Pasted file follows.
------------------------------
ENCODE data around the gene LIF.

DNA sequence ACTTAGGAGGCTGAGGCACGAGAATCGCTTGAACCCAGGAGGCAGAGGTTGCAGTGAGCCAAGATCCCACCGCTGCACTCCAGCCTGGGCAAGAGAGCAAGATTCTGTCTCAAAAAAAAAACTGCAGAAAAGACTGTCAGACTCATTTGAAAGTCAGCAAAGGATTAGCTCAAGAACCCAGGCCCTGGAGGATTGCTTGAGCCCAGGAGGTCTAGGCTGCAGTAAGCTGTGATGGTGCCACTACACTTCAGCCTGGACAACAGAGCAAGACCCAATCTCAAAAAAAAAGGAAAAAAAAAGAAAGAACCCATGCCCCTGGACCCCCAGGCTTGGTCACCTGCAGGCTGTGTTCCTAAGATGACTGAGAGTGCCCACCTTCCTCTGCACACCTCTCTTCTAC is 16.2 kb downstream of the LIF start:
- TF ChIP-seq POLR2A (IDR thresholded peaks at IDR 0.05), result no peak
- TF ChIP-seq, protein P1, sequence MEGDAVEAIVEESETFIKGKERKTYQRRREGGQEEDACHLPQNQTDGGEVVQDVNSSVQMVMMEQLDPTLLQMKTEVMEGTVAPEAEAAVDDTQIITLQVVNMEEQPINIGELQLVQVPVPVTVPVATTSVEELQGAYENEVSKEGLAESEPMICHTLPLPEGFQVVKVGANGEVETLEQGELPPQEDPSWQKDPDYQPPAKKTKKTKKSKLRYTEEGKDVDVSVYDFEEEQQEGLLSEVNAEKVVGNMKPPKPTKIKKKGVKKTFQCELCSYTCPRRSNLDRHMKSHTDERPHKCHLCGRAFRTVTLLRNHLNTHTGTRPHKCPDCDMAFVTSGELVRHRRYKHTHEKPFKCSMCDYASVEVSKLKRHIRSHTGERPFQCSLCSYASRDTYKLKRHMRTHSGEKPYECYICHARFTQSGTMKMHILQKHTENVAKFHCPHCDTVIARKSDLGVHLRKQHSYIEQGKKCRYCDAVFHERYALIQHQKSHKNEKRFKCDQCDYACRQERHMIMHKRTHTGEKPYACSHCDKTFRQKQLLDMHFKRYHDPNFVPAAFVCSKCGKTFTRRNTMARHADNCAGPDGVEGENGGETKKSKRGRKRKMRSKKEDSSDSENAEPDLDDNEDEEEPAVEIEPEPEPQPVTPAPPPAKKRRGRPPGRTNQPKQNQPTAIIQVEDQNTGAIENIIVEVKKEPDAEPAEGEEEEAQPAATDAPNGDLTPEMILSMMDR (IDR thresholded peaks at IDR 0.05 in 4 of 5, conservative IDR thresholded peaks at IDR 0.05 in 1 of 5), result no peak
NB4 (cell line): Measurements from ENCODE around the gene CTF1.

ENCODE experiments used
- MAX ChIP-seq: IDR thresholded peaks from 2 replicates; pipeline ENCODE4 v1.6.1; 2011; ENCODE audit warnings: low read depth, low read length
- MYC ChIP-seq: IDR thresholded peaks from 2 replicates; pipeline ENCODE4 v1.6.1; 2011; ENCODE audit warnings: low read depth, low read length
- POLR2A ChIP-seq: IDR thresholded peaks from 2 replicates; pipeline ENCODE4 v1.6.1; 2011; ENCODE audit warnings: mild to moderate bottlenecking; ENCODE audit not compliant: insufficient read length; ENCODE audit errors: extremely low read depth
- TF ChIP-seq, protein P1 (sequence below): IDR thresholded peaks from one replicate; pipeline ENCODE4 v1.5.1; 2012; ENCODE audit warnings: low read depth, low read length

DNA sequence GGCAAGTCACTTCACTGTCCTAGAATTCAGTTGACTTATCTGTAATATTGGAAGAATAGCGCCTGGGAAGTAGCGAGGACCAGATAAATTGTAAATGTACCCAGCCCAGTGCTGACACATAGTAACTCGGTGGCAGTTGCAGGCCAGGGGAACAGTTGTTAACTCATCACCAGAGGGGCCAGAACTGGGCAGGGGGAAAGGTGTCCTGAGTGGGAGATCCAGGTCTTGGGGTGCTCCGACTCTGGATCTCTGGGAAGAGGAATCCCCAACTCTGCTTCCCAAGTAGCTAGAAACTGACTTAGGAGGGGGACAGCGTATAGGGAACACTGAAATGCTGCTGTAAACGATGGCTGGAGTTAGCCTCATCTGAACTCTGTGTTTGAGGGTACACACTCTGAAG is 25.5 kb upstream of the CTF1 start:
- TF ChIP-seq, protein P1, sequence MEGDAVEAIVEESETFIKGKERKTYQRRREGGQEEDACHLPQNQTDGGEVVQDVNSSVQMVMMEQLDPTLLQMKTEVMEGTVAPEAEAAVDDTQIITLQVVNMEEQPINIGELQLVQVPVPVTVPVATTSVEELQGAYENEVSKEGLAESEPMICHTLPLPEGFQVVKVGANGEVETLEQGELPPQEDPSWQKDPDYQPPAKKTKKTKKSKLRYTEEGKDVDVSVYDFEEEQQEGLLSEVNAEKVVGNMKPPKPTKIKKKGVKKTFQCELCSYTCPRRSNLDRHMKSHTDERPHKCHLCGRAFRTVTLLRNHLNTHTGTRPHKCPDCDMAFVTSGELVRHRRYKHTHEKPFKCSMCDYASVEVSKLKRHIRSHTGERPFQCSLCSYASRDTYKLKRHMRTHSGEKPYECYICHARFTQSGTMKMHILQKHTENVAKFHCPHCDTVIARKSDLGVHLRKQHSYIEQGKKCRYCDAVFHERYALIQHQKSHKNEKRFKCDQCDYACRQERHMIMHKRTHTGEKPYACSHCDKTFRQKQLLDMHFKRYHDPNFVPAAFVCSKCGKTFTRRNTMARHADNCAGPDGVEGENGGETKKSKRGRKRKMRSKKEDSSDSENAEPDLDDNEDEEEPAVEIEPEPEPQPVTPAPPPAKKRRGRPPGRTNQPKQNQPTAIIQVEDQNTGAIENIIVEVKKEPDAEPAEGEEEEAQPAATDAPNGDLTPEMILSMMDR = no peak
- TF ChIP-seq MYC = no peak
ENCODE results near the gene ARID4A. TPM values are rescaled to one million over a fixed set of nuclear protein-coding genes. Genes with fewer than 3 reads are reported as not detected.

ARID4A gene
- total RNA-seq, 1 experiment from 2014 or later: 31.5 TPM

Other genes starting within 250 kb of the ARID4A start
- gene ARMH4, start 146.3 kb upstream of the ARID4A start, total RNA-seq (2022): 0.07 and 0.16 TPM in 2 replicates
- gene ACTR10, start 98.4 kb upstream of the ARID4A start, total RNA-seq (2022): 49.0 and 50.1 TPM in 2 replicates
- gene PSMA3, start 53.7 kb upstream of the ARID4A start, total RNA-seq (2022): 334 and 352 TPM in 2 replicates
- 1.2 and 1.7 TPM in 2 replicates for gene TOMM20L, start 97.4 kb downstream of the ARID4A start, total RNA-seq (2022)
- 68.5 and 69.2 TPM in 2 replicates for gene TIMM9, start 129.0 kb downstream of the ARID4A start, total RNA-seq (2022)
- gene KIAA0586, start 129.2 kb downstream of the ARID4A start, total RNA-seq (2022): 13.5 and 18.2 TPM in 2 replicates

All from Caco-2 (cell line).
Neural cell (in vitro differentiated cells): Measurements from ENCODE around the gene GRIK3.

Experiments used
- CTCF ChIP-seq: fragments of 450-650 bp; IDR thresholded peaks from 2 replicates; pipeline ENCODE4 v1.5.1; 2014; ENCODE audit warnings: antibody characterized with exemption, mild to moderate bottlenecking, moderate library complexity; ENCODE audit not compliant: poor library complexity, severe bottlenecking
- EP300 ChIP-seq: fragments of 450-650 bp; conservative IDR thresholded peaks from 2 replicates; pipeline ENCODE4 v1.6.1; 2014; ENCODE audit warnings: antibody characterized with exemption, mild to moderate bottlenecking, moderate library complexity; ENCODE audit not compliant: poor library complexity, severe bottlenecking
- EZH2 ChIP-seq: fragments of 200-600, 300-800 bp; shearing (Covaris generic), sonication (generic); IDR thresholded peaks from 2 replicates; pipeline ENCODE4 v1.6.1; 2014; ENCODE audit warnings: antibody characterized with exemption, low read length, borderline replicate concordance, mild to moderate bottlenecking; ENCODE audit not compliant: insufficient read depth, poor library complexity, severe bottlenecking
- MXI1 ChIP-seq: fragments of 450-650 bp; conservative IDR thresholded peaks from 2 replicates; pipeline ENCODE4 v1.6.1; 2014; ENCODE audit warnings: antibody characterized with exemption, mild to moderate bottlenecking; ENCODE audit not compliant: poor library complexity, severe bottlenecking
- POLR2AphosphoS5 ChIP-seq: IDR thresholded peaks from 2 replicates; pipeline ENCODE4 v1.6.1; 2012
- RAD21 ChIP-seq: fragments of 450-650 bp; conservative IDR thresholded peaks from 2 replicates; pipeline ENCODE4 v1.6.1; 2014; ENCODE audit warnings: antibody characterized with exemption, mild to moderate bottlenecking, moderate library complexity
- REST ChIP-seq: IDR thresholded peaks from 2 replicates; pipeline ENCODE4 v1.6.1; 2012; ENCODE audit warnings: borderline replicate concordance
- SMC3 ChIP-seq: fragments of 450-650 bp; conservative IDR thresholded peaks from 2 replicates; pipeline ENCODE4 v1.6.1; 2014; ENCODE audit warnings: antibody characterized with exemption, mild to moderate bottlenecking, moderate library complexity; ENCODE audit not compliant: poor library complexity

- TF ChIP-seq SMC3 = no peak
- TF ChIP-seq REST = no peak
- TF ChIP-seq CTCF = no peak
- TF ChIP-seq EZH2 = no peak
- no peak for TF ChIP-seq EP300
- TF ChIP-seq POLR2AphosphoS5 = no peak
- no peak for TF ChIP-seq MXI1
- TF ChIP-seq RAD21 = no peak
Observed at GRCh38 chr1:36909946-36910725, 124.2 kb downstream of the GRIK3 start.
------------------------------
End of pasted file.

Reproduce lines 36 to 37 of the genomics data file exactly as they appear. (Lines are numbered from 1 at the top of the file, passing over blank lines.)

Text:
- TF ChIP-seq REST = no peak
- TF ChIP-seq CTCF = no peak